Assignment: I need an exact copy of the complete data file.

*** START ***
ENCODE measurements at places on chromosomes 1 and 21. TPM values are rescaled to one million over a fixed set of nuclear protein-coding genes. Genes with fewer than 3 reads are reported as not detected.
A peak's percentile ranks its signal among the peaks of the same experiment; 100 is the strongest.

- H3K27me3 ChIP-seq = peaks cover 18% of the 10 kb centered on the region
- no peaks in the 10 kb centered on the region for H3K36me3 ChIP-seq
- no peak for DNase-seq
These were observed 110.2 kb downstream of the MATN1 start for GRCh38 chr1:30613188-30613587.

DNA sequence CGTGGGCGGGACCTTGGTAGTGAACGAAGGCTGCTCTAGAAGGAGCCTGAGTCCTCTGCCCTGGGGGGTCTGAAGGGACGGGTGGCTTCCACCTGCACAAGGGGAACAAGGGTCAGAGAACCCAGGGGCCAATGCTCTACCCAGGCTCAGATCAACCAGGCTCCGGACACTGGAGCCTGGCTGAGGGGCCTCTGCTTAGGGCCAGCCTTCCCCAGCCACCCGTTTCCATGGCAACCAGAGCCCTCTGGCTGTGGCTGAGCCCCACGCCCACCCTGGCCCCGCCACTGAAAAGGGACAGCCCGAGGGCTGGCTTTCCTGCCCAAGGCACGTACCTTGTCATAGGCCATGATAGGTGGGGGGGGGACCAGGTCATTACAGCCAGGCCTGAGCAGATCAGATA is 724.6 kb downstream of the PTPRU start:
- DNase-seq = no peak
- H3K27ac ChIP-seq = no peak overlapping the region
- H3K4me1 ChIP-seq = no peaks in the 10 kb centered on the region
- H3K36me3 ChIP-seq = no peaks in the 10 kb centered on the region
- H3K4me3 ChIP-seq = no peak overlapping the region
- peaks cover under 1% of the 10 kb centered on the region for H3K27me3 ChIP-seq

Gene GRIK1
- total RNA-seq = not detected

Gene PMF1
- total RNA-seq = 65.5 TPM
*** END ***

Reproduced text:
ENCODE measurements at places on chromosomes 1 and 21. TPM values are rescaled to one million over a fixed set of nuclear protein-coding genes. Genes with fewer than 3 reads are reported as not detected.
A peak's percentile ranks its signal among the peaks of the same experiment; 100 is the strongest.

- H3K27me3 ChIP-seq = peaks cover 18% of the 10 kb centered on the region
- no peaks in the 10 kb centered on the region for H3K36me3 ChIP-seq
- no peak for DNase-seq
These were observed 110.2 kb downstream of the MATN1 start for GRCh38 chr1:30613188-30613587.

DNA sequence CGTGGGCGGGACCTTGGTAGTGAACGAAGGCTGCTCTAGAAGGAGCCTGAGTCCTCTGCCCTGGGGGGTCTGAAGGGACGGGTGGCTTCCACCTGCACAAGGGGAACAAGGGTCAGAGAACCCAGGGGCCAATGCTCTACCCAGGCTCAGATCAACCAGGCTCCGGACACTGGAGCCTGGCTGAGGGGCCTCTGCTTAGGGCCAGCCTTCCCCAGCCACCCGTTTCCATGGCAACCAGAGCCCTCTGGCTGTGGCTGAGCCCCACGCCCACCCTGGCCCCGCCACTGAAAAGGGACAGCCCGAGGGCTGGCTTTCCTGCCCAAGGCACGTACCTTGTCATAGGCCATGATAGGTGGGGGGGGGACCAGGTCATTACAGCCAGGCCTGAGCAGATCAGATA is 724.6 kb downstream of the PTPRU start:
- DNase-seq = no peak
- H3K27ac ChIP-seq = no peak overlapping the region
- H3K4me1 ChIP-seq = no peaks in the 10 kb centered on the region
- H3K36me3 ChIP-seq = no peaks in the 10 kb centered on the region
- H3K4me3 ChIP-seq = no peak overlapping the region
- peaks cover under 1% of the 10 kb centered on the region for H3K27me3 ChIP-seq

Gene GRIK1
- total RNA-seq = not detected

Gene PMF1
- total RNA-seq = 65.5 TPM